Video: Michael Jordan’s first regular-season NBA game (1984 debut)

Michael Jordan

Historically-important footage of Michael Jordan has emerged. Here is the pre-game show, including player introductions, from MJ’s NBA debut – October 26, 1984.

Michael Jordan gets his first taste of NBA-stardom. He receives a rousing-ovation from the Chicago-faithful; even though it is clearly, far from a full house. In the 1984 NBA season, the Bulls were a lackluster 27-55; missing the post-season completely. The 1984 NBA Draft changed all that and the Windy City welcomed a young Michael Jeffrey Jordan into its arms. Jordan had just led Team USA to gold, at the Los Angeles Olympics. Prior to that, he was the 1984 NCAA Player of the Year and collected a slew of awards and honors in a decorated, three-year career with the North Carolina Tar Heels.

Prior to this footage surfacing, a ‘Hardwood Classics’ version of MJ’s first NBA game, was all that existed. The game was joined in progress, in the 3rd quarter. It’s remarkable that it has taken almost 30 years since this game was played, for it to appear in its entirety.

In the first half of this game, Jordan, on a strong drive to the hoop, was met at the rim, by a man mountain named Jeff Ruland (my recent podcast guest):

For the record, Michael Jordan finished with 16 points, in a 109-93 Bulls victory.

 

Video: Michael Jordan referees 3-on-3 – Barkley, Kidd & Finley, versus sumo wrestlers – Japan

More intriguing footage of Michael Jordan has emerged. This time, MJ and fellow Nike pals, Charles Barkley, Jason Kidd, Michael Finley and Damon Stoudamire, are in Japan, taking part in the Hoop Heroes exhibition. According to Ad Age and the Arizona Daily Star, this event took place in September of 1996. The sumo wrestlers are Akebono, Konishiki & Musashimaru. At upwards of $500 for a courtside seat, you would hope that the crowd in attendance, got their money’s worth.

In the above-clip, Jordan referees a game of 3-on-3. It starts off strong; not surprisingly, Jordan goes to work on Barkley, calling him for a touch-foul almost instantly; much to the delight of the crowd. Due to the immense size of the sumo wrestlers, Charles Barkley appears more like a svelte-looking Scottie Pippen, than his usual self.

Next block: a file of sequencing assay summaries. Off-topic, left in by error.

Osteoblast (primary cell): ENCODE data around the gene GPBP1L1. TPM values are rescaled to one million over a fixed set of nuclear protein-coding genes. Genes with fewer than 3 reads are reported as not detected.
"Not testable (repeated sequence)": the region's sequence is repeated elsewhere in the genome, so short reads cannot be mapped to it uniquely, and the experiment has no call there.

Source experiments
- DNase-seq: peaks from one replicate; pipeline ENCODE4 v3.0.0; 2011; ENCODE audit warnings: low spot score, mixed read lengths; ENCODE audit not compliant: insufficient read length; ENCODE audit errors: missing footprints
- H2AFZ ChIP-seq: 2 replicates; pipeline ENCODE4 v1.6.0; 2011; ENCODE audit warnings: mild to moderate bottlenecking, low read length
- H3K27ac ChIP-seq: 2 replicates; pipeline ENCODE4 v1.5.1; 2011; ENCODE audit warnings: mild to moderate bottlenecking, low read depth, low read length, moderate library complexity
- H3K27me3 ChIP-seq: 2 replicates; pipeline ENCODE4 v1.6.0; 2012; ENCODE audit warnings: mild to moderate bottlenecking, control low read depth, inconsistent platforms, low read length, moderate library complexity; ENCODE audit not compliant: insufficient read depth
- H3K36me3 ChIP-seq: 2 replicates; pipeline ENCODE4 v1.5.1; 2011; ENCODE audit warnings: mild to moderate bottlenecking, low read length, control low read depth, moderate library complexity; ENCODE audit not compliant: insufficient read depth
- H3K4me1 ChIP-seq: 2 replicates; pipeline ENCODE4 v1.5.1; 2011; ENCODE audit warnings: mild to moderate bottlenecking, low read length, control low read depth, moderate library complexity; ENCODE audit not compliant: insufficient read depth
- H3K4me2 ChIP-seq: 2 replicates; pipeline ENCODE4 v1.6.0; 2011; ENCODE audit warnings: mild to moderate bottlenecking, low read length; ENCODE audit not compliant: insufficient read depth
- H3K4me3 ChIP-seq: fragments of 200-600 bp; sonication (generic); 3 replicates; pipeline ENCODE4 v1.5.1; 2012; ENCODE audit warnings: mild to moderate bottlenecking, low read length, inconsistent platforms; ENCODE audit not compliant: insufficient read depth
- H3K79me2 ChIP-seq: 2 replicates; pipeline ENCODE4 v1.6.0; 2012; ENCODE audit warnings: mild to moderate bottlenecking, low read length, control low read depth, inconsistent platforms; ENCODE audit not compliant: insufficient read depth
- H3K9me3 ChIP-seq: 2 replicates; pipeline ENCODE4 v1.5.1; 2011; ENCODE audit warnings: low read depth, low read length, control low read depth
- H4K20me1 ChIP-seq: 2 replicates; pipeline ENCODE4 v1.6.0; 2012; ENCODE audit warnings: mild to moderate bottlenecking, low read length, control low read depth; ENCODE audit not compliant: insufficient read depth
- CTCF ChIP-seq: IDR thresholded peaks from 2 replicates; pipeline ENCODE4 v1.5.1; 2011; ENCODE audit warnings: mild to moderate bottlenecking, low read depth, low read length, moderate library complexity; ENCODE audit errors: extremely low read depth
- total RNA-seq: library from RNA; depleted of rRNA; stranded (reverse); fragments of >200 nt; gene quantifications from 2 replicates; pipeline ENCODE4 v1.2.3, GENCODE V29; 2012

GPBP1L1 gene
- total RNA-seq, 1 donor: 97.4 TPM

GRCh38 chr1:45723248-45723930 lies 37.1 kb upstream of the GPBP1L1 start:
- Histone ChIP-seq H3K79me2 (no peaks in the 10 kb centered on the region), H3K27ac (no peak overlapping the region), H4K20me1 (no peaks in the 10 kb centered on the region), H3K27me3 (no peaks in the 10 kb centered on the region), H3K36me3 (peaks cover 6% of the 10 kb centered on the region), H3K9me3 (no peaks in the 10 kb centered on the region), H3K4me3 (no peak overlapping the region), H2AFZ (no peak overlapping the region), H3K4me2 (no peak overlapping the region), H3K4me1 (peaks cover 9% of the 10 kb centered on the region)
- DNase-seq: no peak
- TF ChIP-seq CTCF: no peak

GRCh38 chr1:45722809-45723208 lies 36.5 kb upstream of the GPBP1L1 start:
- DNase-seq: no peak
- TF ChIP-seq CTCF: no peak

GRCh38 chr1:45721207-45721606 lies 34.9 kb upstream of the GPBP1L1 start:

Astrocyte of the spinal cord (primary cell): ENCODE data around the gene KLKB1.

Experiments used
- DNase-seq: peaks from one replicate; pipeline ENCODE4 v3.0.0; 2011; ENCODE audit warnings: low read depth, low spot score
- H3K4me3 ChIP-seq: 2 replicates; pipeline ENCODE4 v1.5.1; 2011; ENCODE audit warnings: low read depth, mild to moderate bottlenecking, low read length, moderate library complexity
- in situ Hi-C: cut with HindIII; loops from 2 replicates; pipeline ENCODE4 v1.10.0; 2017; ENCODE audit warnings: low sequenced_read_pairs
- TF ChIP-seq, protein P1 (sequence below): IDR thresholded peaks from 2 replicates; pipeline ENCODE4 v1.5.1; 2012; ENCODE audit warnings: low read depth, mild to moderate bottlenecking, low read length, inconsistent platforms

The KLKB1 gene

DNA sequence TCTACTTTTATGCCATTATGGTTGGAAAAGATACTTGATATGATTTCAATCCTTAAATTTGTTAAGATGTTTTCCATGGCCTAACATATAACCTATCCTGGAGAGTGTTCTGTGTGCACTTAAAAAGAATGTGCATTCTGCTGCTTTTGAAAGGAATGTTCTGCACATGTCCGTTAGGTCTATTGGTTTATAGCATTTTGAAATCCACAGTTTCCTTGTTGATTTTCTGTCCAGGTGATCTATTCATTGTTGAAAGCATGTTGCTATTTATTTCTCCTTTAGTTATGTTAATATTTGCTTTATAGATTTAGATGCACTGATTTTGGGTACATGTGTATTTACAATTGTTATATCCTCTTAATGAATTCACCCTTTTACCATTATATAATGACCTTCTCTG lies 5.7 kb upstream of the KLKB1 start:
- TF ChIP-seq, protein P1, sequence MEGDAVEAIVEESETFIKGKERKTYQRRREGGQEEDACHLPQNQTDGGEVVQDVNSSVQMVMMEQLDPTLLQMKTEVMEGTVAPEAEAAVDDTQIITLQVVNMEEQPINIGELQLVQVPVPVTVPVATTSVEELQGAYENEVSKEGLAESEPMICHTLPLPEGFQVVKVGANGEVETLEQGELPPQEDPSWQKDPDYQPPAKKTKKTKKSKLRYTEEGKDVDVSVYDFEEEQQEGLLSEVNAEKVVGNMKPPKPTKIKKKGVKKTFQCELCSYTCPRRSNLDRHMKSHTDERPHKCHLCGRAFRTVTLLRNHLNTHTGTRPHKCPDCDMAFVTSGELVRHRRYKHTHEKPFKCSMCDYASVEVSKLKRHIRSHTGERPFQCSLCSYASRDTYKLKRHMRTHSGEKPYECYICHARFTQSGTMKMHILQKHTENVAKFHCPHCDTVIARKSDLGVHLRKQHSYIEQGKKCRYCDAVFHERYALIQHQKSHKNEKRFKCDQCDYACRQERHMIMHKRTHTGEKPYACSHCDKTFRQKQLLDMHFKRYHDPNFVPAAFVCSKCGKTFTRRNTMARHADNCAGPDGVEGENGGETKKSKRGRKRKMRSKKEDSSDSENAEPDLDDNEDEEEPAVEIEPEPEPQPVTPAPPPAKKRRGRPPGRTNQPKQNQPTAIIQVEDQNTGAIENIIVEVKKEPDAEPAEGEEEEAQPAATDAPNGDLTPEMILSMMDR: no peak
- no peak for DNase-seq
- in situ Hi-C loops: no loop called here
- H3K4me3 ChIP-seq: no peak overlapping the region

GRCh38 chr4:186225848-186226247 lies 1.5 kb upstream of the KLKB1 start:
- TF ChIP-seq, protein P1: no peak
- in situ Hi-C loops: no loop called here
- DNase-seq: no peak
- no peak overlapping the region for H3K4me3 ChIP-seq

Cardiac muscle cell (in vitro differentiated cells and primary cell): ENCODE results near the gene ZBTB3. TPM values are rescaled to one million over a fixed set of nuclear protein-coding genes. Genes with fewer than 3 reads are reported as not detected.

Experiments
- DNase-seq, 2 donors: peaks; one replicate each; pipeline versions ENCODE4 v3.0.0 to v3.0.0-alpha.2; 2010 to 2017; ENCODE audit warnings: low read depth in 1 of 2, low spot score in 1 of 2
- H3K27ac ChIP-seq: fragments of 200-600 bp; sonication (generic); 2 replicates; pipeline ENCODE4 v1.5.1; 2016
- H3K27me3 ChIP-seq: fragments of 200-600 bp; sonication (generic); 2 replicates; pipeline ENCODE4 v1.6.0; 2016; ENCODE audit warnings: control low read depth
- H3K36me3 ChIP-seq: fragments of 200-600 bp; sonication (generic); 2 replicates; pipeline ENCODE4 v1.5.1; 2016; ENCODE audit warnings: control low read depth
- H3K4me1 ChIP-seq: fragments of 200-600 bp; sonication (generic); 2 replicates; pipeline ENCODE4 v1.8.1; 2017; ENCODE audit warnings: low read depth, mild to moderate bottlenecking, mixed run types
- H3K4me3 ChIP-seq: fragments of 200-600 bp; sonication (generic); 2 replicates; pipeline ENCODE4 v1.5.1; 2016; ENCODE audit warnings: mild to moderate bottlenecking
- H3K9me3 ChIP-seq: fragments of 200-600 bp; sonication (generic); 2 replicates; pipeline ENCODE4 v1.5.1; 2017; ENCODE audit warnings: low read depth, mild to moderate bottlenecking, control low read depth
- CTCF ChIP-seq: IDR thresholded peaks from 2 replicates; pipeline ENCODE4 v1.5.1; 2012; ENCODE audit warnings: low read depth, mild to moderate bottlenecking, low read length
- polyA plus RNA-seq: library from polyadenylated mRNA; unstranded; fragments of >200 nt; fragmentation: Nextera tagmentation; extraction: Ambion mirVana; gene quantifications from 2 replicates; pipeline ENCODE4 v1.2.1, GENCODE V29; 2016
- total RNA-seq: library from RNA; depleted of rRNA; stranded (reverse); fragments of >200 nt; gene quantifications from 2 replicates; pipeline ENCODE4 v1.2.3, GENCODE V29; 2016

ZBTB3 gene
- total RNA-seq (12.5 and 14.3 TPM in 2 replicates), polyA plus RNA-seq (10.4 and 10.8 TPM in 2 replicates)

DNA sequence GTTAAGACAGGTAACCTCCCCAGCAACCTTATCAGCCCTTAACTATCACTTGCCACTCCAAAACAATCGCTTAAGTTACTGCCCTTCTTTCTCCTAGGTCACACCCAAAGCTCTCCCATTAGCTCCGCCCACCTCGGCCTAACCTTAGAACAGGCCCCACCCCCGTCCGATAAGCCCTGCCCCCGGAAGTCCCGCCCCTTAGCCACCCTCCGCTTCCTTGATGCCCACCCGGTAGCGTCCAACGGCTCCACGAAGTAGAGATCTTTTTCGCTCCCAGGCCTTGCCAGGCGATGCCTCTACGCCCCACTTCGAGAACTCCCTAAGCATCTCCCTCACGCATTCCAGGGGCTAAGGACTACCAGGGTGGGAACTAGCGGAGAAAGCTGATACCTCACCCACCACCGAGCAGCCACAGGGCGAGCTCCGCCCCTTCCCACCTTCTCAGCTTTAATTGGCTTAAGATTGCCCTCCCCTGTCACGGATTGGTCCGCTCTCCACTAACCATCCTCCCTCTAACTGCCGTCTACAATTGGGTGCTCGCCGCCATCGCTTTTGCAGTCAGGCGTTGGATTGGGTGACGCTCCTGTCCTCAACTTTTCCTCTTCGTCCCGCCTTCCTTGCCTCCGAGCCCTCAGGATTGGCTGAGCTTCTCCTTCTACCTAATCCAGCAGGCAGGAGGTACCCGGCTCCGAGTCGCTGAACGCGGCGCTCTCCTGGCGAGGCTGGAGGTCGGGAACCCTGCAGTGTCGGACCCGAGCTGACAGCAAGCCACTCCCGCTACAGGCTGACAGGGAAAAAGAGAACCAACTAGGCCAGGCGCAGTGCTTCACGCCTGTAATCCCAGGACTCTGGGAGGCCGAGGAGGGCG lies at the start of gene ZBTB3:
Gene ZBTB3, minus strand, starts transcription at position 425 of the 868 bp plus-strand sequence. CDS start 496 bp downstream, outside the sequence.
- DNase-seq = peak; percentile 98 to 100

In a prescient-moment, during the 1994 NBA season – Jordan, then-retired from the sport he had dominated – wryly-said (referring to Barkley): “There comes a time in life when you need to try something new, and sumo wrestling may be that challenge for him, you never know”

The video instantly enters the canon of rare Michael Jordan footage. It recently surfaced on YouTube, but my research suggests it originated on Vimeo – whether or not the uploader is indeed the Konishiki – who features in the clip – remains to be seen.

 

AIR047: David Bridgers – Michael Jordan’s childhood friend | Podcast

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David Bridgers

L to R: David Bridgers, Michael Jordan & Derek Betts | Copyright © Sports Illustrated

Michael Jordan’s lifelong friend and confidant, David Bridgers.

A unique episode. Ross Franco is a North Carolinian friend of mine. We connected, through my podcast – one of the many great outcomes I’ve experienced, since creating the show. Ross is a great friend of David Bridgers. Ross and I have previously discussed the possibility of inviting David on the podcast, as a guest. When the opportunity presented itself, we were both very pleased. The three of us had a great chat.

Prior to speaking with Ross and David, I wasn’t sure if our conversation would necessarily make for an interesting podcast episode. However, five minutes into proceedings, that all changed. This is simply three guys, talking all-things Michael Jordan, from a perspective you’d be very hard-pressed to top. You’ll learn the origins of Bridgers’ relationship with Jordan. The two first met, at just seven years of age! We cover David’s enduring friendship with Michael and his experiences with the Jordan family, plus, David’s close bond with Ross.

Ross tried his best to not be involved in this audio recording. He suggested that David should speak solely with me. From my point of view, that was never going to happen. Thanks again Ross, for making this conversation possible. I hope you – the listener – enjoy it.

 

Links to topics discussed (photos will be added):

SI Vault: The Unlikeliest Homeboy

In all Airness: Brush with Greatness – Michael Jordan

Ross Franco online: Twitter

 

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Video: Michael Jordan playing 9 Hoops II and 9 Hoops Hide – Japanese TV

Just when you thought you’d seen it all. This video clip is incredible, strange and captivating. It was most-likely recorded in 1999; Michael Jordan is listed as 36 years old.

In January of 2000, he became a part-owner of the Washington Wizards and was named President of Basketball Operations. Jordan ultimately sold his ownership stake, so that the team could sign him as a free agent in September, 2001 – clearing the way for his return to the NBA, as a player.

In the above-clip, Jordan’s credentials (to date) are listed on-screen, along with a montage of career highlights. We see a plane landing and are shown signage of the Los Angeles Memorial Coliseum. Though I don’t speak a word of Japanese, an incredibly-excitable commentator, lends his talents to proceedings. I assume this program was made for Japanese TV and filmed in L.A? Please correct me if I’m wrong.